By B.Z. Lewis

You've recorded your demo, submitted your song to the TAXI listing, and sprinkled magic fairy dust in the envelope. A few weeks later, the phone rings from someone who wants to place your music in a film. Congratulations! After settling on a deal, now the work really begins. This is where the people who are in it for a lifetime separate themselves from the people who are "one-placement wonders". Don't be one of them, be the guy (or gal or band) who makes a serious income from one or a few key placements earned through TAXI's service.

A lot of people don't realize that after TAXI forwards the songs to the company that posted the listing, TAXI is no longer involved in the process. They are completely hands-off. It's entirely up to you to maintain the connection with the people that called. Perhaps you have not made the Film Company aware that maybe there is an album's worth of material just like the song(s) that was forwarded.

More than likely they have no idea who you are or what you do, and you have to let them know about it. It works both ways - you have no idea what their needs are unless you ask. For example, suppose the Film Company calls about a listing they ran with TAXI looking for modern rock, and in your spare time away from your band you like to write ambient techno. You never know, by just mentioning that you compose this kind of material during the phone call, it might remind them that they are also looking for some "fresh" new techno for a scene in the film, or that they might need it sometime in the near future. Offer to send it to them, get the address, and send it right away.

Any successful businessperson knows that a customer who has already bought something from you is much more likely to buy from you again. Once they know that you are a composer/songwriter of some importance, they are almost always willing to accept and listen to a package from you. After all, they called you, didn't they?

What about the new album you're working on? You're dying to send it, but it won't be ready for another month or so. Don't despair- send a CDR of a few songs that are completed, and send them the finished CD when it's back from the duplication house with nice graphics and cellophane wrapping.

If you're worried about sending the same songs to a music supervisor under the above scenario, just imagine that not only will the songs look great in a CD package, the pieces may seem familiar or catchy to the listener in a second listening—hopefully in a way that creates a sense of acceptance for your music. Every business does this—it's called multiple exposures.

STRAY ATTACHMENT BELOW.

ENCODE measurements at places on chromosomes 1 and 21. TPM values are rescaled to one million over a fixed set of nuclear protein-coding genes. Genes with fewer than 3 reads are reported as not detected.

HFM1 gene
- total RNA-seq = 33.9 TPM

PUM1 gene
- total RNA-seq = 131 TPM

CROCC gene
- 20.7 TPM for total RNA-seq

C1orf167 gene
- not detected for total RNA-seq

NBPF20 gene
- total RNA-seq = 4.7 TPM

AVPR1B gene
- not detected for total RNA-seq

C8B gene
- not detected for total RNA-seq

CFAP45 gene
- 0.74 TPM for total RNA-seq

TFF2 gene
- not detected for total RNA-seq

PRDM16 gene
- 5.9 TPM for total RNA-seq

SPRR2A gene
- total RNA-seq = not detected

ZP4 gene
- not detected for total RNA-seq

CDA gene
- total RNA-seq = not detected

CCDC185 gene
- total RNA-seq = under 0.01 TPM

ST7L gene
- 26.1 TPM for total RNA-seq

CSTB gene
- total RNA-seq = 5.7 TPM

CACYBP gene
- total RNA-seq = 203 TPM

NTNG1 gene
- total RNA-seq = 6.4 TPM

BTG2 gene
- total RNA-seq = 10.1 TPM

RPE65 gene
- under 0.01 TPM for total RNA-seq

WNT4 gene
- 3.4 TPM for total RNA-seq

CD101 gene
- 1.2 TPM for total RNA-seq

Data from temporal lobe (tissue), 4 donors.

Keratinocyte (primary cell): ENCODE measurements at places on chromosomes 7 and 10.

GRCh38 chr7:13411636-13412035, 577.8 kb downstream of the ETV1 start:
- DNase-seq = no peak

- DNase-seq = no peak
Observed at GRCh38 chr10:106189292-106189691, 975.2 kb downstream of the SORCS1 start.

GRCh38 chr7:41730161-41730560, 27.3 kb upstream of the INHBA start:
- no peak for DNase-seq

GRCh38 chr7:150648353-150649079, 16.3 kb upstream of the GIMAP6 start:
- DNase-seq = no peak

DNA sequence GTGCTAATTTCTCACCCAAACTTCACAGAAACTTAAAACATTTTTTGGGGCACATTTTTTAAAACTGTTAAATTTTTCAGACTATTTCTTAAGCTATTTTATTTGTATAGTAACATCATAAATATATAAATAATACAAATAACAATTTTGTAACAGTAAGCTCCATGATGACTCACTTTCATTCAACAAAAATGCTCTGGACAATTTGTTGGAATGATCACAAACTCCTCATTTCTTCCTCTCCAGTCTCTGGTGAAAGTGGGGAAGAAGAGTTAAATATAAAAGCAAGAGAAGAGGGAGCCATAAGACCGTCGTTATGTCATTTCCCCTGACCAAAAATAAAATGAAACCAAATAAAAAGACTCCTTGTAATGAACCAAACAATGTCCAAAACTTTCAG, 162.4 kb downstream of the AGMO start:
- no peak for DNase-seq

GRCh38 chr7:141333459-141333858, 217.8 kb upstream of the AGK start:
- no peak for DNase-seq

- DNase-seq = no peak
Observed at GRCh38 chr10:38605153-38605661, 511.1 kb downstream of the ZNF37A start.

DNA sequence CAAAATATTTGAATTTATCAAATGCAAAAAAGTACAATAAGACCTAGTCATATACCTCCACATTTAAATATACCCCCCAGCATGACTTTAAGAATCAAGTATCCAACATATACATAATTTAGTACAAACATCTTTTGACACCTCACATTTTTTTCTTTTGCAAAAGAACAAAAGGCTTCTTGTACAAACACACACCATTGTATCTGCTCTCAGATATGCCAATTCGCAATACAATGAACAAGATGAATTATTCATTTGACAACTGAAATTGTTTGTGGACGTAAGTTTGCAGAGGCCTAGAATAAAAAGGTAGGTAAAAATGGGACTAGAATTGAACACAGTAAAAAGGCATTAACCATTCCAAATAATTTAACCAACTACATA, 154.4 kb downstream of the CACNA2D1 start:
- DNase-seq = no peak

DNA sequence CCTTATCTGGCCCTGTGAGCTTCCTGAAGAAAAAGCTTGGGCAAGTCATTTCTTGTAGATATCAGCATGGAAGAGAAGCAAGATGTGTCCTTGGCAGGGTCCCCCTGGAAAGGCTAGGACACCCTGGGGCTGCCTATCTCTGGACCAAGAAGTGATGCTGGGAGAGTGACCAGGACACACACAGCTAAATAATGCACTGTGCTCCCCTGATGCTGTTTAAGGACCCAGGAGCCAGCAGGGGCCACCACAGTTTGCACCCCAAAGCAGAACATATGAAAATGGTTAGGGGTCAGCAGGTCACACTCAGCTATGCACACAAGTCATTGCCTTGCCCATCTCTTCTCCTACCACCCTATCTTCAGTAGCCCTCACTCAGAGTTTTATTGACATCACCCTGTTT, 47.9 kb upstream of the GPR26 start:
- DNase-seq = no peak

Whatever happens, don't let this new contact fade away. Too many times composers simply won't get around to contacting these strangers that drop placements from the sky. These are real people who are real busy. Time flies and you will be forgotten if you are not in their face often. Email them about what's new in your music. Are you playing a show? Put these people on your bands' email list. Have you had another placement through TAXI? Let them know about it. Create a sense of urgency that it's important that they get a chance to use your music before anyone else does. Have you been working on a few more songs since they used your music in that film a few months ago? Call them and see if they would like to receive your new stuff.

This business is often about timing, and sometimes your call or email will come at a time when what you do is just what they need. After a while, these people will get to know you, and you'll be surprised to find that every so often they will give you a call to see if there is anything new. Even if you just sent them something last month, go ahead and send them whatever you might have—they obviously need it if they called you.

As a musician, you are constantly composing and writing, and hopefully recording as well. Be prolific. Shoot for getting together a small library of material. Don't let the word "library" scare you—it can be from previous bands, your current project(s), and the music you make in your spare time. You might be surprised to find out just how much music you've made. Remember that band you were in from high school that recorded that CD? Weren't there a few good songs on that release? Try to make your little library organized in terms of style so that when someone calls, you immediately know what to send.

After a few placements from music supervisors, you now have a small credit list. Use this for leverage—in other words, let people know what you've done. Having a previous credit—even if you have only one- gives you a great deal of respect. It's a sort of foot in the door to the entire industry. People are more willing to listen to you if they know you had a song on MTV or are currently involved in a publishing deal. In other words, you suddenly have clout. Use it.

Even if you have yet to have a single forward, just remember that all it takes is one phone call from someone to make a difference. Listen to your reviews from the TAXI screeners and make the best music you can. Good luck!

B.Z. Lewis has made a career out of TAXI. His music has been placed on all the major networks, platinum selling video game titles, 15 independent films, regional and local ad campaigns—all from contacts made through TAXI. He owns and operates Studio 132, a recording studio in San Francisco, and composes music for film and TV through his company called PopTuna. He lives with wife Margaret and son Max in a suburb of San Francisco.